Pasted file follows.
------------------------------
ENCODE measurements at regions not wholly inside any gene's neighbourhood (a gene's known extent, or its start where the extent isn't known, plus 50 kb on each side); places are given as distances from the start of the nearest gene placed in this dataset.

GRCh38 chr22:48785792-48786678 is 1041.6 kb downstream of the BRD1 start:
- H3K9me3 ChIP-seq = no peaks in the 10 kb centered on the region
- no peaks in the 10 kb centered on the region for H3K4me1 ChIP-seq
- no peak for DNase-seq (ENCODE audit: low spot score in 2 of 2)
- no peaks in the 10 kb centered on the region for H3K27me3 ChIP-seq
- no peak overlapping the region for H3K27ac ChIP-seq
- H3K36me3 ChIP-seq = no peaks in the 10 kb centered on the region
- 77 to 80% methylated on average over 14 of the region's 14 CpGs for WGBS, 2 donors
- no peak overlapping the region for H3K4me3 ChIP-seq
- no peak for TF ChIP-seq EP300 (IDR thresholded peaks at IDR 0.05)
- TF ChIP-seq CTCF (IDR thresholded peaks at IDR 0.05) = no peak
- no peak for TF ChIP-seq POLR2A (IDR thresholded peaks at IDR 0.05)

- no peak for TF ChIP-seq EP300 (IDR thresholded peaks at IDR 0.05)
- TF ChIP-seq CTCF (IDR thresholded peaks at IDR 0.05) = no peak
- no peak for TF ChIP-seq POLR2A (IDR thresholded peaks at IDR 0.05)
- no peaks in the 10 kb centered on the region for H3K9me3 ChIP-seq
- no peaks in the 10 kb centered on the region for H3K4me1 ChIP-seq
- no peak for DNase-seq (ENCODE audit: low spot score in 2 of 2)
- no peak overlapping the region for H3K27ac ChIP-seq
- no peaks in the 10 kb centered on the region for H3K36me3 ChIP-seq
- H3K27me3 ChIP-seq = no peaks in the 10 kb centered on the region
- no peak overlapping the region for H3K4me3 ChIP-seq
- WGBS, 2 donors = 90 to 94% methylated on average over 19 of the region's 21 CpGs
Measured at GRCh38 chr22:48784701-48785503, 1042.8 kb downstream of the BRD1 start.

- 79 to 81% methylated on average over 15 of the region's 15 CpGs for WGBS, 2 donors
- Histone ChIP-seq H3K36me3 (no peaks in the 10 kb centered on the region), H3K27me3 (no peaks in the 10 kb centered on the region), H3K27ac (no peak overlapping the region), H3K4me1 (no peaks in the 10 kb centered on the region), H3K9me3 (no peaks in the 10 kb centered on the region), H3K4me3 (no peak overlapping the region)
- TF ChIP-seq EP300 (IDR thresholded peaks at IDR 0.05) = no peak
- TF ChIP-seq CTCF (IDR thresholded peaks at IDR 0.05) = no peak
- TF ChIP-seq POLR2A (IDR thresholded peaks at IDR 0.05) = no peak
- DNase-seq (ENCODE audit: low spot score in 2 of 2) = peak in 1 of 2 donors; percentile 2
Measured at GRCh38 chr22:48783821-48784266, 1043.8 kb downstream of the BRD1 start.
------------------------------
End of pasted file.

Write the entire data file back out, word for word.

ENCODE measurements at regions not wholly inside any gene's neighbourhood (a gene's known extent, or its start where the extent isn't known, plus 50 kb on each side); places are given as distances from the start of the nearest gene placed in this dataset.

GRCh38 chr22:48785792-48786678 is 1041.6 kb downstream of the BRD1 start:
- H3K9me3 ChIP-seq = no peaks in the 10 kb centered on the region
- no peaks in the 10 kb centered on the region for H3K4me1 ChIP-seq
- no peak for DNase-seq (ENCODE audit: low spot score in 2 of 2)
- no peaks in the 10 kb centered on the region for H3K27me3 ChIP-seq
- no peak overlapping the region for H3K27ac ChIP-seq
- H3K36me3 ChIP-seq = no peaks in the 10 kb centered on the region
- 77 to 80% methylated on average over 14 of the region's 14 CpGs for WGBS, 2 donors
- no peak overlapping the region for H3K4me3 ChIP-seq
- no peak for TF ChIP-seq EP300 (IDR thresholded peaks at IDR 0.05)
- TF ChIP-seq CTCF (IDR thresholded peaks at IDR 0.05) = no peak
- no peak for TF ChIP-seq POLR2A (IDR thresholded peaks at IDR 0.05)

- no peak for TF ChIP-seq EP300 (IDR thresholded peaks at IDR 0.05)
- TF ChIP-seq CTCF (IDR thresholded peaks at IDR 0.05) = no peak
- no peak for TF ChIP-seq POLR2A (IDR thresholded peaks at IDR 0.05)
- no peaks in the 10 kb centered on the region for H3K9me3 ChIP-seq
- no peaks in the 10 kb centered on the region for H3K4me1 ChIP-seq
- no peak for DNase-seq (ENCODE audit: low spot score in 2 of 2)
- no peak overlapping the region for H3K27ac ChIP-seq
- no peaks in the 10 kb centered on the region for H3K36me3 ChIP-seq
- H3K27me3 ChIP-seq = no peaks in the 10 kb centered on the region
- no peak overlapping the region for H3K4me3 ChIP-seq
- WGBS, 2 donors = 90 to 94% methylated on average over 19 of the region's 21 CpGs
Measured at GRCh38 chr22:48784701-48785503, 1042.8 kb downstream of the BRD1 start.

- 79 to 81% methylated on average over 15 of the region's 15 CpGs for WGBS, 2 donors
- Histone ChIP-seq H3K36me3 (no peaks in the 10 kb centered on the region), H3K27me3 (no peaks in the 10 kb centered on the region), H3K27ac (no peak overlapping the region), H3K4me1 (no peaks in the 10 kb centered on the region), H3K9me3 (no peaks in the 10 kb centered on the region), H3K4me3 (no peak overlapping the region)
- TF ChIP-seq EP300 (IDR thresholded peaks at IDR 0.05) = no peak
- TF ChIP-seq CTCF (IDR thresholded peaks at IDR 0.05) = no peak
- TF ChIP-seq POLR2A (IDR thresholded peaks at IDR 0.05) = no peak
- DNase-seq (ENCODE audit: low spot score in 2 of 2) = peak in 1 of 2 donors; percentile 2
Measured at GRCh38 chr22:48783821-48784266, 1043.8 kb downstream of the BRD1 start.